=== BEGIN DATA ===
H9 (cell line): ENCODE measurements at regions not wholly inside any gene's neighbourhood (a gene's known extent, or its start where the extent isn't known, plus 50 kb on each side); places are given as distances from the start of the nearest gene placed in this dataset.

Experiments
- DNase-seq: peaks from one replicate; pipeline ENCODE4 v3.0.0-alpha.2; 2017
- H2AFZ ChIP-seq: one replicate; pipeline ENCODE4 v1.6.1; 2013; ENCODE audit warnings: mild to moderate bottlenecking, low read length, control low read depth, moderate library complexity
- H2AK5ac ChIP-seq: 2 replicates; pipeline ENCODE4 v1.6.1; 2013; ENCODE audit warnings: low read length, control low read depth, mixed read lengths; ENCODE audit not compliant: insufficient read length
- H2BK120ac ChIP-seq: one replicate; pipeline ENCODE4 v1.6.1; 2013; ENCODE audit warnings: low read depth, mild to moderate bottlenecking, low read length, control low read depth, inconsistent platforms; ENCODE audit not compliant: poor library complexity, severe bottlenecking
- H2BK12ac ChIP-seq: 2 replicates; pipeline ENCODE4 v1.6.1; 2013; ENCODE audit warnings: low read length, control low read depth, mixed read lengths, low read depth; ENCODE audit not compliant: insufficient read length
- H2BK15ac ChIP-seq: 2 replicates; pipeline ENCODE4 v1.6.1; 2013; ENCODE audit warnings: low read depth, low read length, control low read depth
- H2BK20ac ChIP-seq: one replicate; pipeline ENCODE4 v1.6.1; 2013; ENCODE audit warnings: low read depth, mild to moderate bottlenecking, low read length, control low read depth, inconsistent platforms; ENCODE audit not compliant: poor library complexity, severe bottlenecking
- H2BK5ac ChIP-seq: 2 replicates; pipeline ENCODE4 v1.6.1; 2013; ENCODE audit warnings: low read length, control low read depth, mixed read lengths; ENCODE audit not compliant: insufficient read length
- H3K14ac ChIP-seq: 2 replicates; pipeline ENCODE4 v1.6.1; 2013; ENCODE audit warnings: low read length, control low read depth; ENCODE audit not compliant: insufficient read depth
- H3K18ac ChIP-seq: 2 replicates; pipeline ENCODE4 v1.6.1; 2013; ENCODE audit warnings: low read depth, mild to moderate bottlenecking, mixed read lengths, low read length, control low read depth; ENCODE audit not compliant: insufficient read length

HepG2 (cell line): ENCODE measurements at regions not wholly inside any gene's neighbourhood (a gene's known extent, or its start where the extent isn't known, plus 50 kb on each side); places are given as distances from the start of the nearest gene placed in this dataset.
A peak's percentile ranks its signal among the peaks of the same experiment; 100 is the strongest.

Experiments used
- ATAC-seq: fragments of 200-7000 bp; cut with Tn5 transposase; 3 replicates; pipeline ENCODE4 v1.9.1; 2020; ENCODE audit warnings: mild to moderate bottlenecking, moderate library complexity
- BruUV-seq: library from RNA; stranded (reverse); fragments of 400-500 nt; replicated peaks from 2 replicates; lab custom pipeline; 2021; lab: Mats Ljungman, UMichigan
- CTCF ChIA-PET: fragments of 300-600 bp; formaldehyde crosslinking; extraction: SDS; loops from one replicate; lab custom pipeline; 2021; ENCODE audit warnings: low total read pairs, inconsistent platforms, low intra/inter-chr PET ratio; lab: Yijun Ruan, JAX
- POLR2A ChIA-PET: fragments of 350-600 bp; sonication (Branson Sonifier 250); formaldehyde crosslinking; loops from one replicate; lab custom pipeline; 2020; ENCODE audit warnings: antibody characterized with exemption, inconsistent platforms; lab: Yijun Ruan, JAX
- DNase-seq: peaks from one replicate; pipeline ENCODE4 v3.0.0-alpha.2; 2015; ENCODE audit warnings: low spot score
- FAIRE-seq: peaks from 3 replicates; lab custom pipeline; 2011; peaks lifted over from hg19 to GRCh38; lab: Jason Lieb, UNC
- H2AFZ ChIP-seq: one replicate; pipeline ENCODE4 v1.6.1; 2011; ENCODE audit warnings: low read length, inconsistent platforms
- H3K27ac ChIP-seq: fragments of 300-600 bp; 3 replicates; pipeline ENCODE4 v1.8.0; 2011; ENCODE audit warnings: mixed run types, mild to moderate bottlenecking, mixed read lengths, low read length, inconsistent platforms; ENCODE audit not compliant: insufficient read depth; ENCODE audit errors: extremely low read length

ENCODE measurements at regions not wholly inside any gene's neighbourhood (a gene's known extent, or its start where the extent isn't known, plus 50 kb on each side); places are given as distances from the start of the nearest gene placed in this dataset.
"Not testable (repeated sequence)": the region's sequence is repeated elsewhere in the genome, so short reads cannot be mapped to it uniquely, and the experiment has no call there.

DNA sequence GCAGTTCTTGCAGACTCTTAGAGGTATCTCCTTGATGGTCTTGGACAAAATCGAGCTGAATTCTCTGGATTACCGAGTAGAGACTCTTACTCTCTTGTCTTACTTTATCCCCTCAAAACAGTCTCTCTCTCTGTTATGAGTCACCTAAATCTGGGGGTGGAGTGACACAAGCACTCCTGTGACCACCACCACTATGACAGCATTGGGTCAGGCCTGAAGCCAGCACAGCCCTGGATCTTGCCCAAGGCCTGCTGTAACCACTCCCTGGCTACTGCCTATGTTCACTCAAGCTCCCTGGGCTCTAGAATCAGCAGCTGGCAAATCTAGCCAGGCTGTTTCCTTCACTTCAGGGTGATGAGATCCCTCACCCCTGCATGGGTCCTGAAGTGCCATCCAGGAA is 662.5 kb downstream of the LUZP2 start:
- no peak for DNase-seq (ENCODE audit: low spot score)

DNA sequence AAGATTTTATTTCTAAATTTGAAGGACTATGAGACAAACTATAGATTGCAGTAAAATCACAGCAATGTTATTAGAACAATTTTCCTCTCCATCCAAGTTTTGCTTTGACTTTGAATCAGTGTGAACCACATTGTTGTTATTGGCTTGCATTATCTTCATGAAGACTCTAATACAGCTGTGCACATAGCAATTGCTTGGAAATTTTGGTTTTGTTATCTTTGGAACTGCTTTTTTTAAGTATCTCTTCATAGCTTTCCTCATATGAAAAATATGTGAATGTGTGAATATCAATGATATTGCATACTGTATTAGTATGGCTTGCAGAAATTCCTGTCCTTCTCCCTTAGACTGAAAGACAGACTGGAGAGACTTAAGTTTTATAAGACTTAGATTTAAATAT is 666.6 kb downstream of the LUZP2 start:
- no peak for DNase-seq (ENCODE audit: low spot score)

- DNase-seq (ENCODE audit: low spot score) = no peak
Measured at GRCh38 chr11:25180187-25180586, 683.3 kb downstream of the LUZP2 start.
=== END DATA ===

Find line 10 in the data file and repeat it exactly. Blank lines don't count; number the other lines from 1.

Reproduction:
- H2BK5ac ChIP-seq: 2 replicates; pipeline ENCODE4 v1.6.1; 2013; ENCODE audit warnings: low read length, control low read depth, mixed read lengths; ENCODE audit not compliant: insufficient read length